Managing your farm business is always important but the difference in just doing it and doing it well can be big during challenging times. When commodity prices are down, it is crucial to understand your balance sheet, maintain a good relationship with your lender and carefully consider budgets for next year. These topics will be covered during a 5-night Farm Management School in Urbana beginning in December.
During the first session, learn how to properly complete your end of year balance sheet from Greg Knight with Civista Bank. Chris Bruynis, OSU Extension, will provide tips on tax issues that make the most sense for your farm business. During the next session, a panel of agricultural lenders will talk about what they would like to see from farmers before making a loan and will answer questions from the participants.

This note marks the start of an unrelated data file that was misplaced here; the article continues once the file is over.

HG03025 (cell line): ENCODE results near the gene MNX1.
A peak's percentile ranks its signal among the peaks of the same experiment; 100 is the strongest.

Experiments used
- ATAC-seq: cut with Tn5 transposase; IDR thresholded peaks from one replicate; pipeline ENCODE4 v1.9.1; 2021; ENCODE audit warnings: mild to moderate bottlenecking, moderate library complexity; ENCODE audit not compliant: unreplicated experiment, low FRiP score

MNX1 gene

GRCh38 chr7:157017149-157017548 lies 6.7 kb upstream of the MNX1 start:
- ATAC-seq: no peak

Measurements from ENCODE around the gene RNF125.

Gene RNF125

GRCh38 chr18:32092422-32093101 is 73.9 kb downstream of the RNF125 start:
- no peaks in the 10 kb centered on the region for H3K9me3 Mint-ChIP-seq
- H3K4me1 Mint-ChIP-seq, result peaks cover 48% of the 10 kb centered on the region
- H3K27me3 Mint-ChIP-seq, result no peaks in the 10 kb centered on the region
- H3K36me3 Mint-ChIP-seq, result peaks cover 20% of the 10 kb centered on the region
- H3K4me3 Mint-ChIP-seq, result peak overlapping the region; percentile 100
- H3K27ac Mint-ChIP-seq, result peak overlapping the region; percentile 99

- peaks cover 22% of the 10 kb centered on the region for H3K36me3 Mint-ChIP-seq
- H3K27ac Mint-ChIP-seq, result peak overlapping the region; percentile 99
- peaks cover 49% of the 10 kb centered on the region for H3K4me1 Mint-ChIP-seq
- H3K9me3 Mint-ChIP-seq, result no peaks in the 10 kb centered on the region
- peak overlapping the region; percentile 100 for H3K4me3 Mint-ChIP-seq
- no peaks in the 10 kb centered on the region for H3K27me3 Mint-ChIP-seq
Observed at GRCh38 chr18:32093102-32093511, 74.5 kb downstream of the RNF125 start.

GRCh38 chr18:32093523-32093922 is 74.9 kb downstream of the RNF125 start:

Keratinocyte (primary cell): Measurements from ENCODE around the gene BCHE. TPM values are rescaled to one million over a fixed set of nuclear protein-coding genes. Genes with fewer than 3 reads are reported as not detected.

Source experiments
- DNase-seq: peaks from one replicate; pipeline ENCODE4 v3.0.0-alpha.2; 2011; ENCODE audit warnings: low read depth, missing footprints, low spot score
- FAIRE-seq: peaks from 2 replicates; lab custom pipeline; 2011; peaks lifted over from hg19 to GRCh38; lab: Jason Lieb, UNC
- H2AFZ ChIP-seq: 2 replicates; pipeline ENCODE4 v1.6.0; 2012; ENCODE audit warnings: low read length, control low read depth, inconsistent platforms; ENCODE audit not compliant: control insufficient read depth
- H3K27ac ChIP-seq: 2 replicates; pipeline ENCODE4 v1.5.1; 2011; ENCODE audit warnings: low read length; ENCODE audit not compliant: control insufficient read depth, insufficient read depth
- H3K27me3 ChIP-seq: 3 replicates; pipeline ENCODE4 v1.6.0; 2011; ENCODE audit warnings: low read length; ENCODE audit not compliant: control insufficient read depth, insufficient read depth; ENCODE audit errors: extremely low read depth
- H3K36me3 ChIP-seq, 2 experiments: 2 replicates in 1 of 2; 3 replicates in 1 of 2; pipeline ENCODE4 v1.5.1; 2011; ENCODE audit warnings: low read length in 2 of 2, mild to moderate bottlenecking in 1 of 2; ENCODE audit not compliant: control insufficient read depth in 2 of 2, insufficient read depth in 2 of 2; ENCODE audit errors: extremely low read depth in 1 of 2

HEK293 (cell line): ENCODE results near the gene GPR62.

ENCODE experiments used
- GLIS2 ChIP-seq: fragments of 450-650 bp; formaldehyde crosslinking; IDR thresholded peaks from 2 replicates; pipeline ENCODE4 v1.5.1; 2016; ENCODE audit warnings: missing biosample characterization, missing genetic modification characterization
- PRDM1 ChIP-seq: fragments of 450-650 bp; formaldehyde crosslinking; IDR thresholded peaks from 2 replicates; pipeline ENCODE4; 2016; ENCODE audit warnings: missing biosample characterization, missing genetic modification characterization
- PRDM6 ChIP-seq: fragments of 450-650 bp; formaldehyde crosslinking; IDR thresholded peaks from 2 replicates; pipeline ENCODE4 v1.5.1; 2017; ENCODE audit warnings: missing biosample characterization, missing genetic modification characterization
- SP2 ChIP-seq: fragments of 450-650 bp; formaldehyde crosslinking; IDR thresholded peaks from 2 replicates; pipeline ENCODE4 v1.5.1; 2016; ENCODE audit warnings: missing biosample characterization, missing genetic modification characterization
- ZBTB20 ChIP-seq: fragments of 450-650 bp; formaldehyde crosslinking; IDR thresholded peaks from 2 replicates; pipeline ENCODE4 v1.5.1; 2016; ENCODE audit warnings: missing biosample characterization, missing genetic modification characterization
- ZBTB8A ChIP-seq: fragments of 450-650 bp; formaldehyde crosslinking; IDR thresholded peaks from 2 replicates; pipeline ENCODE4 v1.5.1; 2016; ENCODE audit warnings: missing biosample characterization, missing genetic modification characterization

Legal issues can be very specific to agriculture and also very complicated. Peggy Kirk Hall, OSU Extension Agricultural Law Specialist, will discuss the legal issues that are most important to the class. Another complicated issue that can be difficult to make a decision on is healthcare. The fourth session will focus on the issues farmers face with healthcare and a healthcare professional will cover any changes and updates to the current system.
Lastly, Barry Ward, OSU Extension, will talk about commodity budgets for 2018 and take a look at cash flow to help you prepare for the 2018 season.
The session dates are Dec 6, 20, and Jan 3, 17 and 31. They begin at 5:30 p.m. with dinner and the program will run 6-8 p.m. The cost to attend is $50 per farm and RSVPs are due Nov 27. Class space is limited so register early. Download the registration flyer at http://go.osu.edu/agevents. Childcare is available for $10 for the first child and $5 for each additional per night due day of. For questions about the program or to register with a credit card, please contact Amanda Douridas at 937-484-1526 or email@example.com.
Amanda Douridas is Champaign Agriculture and Natural Resources Extension Educator, The Ohio State University Extension.